I picked up the receiver and somewhat tentatively said, “Hello?”

The man on the phone spoke with a heavy accent. His voice was rough and filled with a sense of urgency. When I asked him who he wished to speak to he said something that sounded like my last name (House.) Unsure, I asked him again who he was looking for, and his tone changed. I could hear the smile in his voice now, as if he was pleased with my questions or had accomplished something he'd set out to do. Sounding more cheery than apologetic he said, “Oh, maybe I dialed the wrong number. So sorry,” and hung up.

Still not trusting my sleep-steeped perception I looked at the caller id history and there it was- the call had come from REAL CHOICE.

Wide awake now I fell back into bed laughing and called out, "Thank you," to the Grandmothers, to the ceiling and the floor and the walls of my tiny bedroom, to the light of a new day sneaking in around the edges of the curtains, to the faithful trees outside my window, to the Sacred Presence that holds and lives within me, to the mystery of strange phone calls and the creative process, to the almost unbelievable blessing of having this day to write.

Oriah Mountain Dreamer (c) 2014

Tuesday, October 7, 2014

Kali's Fierce Love

I recently found Kali- the Hindu Goddess of Death, Change and Rebirth- in the bottom of my storage locker.


Well, okay- not the actual deity (although, is there any corner where the sacred cannot be found?) but images of her. And it's worth paying attention when this kind of thing happens.

Years ago I bought a book of Kali art post cards captivated by the vivid and colourful images of the sometimes blue-skinned, often multi-armed (and I mean that in terms of both appendages and a variety of weapons) Destroyer of Illusions. I’m not sure how I thought I would use them. It turns out that there aren’t many occasions when it feels appropriate to send a birthday greeting or message of condolence on a card adorned with a depiction of the divine wearing a necklace of severed heads, her long red tongue protruding to her chin.

Or maybe it is always appropriate. It's just that in my culture, it might be misunderstood.

I was surprised to find these images carefully wrapped in red silk and preserved in a zip-lock bag, mysteriously situated beneath the camping equipment and paint supplies. It felt timely to find Kali waiting for me there because I'd recently turned sixty. Which is not to say that Kali belongs only to later stages of life- often the one who points out that the Emperor has no clothes is a child or a young adult, or someone waking up in the middle of their life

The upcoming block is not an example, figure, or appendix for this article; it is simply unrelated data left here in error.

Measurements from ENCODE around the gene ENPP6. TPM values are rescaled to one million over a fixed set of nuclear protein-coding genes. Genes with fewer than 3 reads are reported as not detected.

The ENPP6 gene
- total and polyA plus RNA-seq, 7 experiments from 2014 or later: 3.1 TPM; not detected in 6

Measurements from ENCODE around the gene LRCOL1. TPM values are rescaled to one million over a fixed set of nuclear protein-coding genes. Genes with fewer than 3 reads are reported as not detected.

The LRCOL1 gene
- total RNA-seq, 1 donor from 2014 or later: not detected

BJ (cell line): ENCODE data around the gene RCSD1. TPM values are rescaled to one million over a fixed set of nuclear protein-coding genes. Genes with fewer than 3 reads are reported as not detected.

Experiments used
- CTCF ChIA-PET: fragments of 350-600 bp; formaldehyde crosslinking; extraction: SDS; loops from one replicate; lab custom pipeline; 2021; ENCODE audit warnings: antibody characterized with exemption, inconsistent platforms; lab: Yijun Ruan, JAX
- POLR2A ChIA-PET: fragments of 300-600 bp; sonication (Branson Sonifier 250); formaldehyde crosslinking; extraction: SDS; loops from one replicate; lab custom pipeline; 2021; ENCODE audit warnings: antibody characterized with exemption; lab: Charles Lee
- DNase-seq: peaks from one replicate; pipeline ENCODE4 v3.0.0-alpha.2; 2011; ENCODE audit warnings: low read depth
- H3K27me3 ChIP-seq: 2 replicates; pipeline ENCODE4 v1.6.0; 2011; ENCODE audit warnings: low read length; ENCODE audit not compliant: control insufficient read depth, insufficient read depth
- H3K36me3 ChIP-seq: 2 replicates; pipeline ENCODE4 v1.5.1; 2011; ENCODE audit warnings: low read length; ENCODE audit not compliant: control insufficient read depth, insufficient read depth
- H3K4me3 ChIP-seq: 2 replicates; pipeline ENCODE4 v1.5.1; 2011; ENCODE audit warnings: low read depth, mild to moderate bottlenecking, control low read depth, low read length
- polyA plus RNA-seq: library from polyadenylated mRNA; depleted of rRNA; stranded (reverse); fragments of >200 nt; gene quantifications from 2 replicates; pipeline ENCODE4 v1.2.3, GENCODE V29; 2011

Still, there she was, waiting for me, a week after my sixtieth birthday. I wasn’t sure how I was going to feel as this seemingly significant threshold was crossed. On the one hand, it’s only a number. On the other hand. . . . it is minimally a measure of having more years behind than ahead of me.

What I had not anticipated was how turning sixty would bring a new level of clarity about choices that allow me to contribute to life in a sustainable way. And there is a lightness in my new-found knowing that speaks with a smile in her voice, stunning me with her calm certainty, whispering, "Oh, I'm sixty- I don't need to do that anymore." Often what I am saying no to is not a bad thing- an opportunity or invitation that has meaning and merit- but it's just not what is needed for my own particular "Yes" to be lived fully.

Kali confirms the dropping away of the illusion that I need to earn my right to be, that I have to cover all of others' "shoulds" before I fulfill my own purpose and passion, hopefully contributing the best of what I have to offer to the world.

And of course, it's not an all-or-nothing-once-and-for-all sort of thing. It's a clarity that's been growing for years, and hopefully will continue to deepen. But it's had a bit of a boost, and the unexpected boon is that I am not so readily enticed away from the writing that calls me, the pacing that suits me, the willingness to listen deeply.

Some Celtic traditions say that maturity allows us "see with the eyes of death." That's how Kali sees- without illusions, accepting what we are working with (within ourselves and in the world) in this moment. I think of the Crone archetype as the one who cannot be intimidated or seduced away from the truth she knows. That's Kali- the Fierce Mother, the Destroyer of Lies, the Dispeller of Illusion. And with some denying the reality of our unsustainable ways of living together on this planet despite recent revelations that the world wildlife population has diminished by fifty percent over the last forty years. . . . well, it seems like a little of Kali's fierce love might just be what we need.

In the shamanic medicine we call it making Death (the knowledge of our mortality, of impermanence) an Ally- that which helps us see what matters most.

Kali's love of life asks us to trust that when we each find a willingness to see what is within and around us and set aside fear driven distractions to do what we are called to do, offering and receiving help where it is available and needed, life is nourished and sustained. It’s about faith- faith that doing what we are truly called to do, alone and with others, is enough.

~Oriah House (c) 2014

Wednesday, September 3, 2014

An Update From Oriah

Words spilling onto the page, the kind of writing that comes from the sweet ache at the centre of my bones, always takes me home. It helps me catch up with myself, discover the state-of-the-union (or disunion) within, find healing and meaning. It opens me to sorrows that have been avoided and, as these sorrows are allowed, fresh joy in the ordinary and the extraordinary is felt fully.

Making room in my life for this kind of writing cultivates an otherwise often elusive and always delicious indwelling in my own body and heart. The words take me, make my breath catch. I find myself scrambling for pen and paper as I move past dark glossy eggplants and feathery white mushrooms in the grocery store. Turning on the light in the middle of the night, I scribble words on the pad always within reach at my bedside. After I have turned off the light, I lay in the dark grinning and whispering, “Thank you, thank you, thank you.”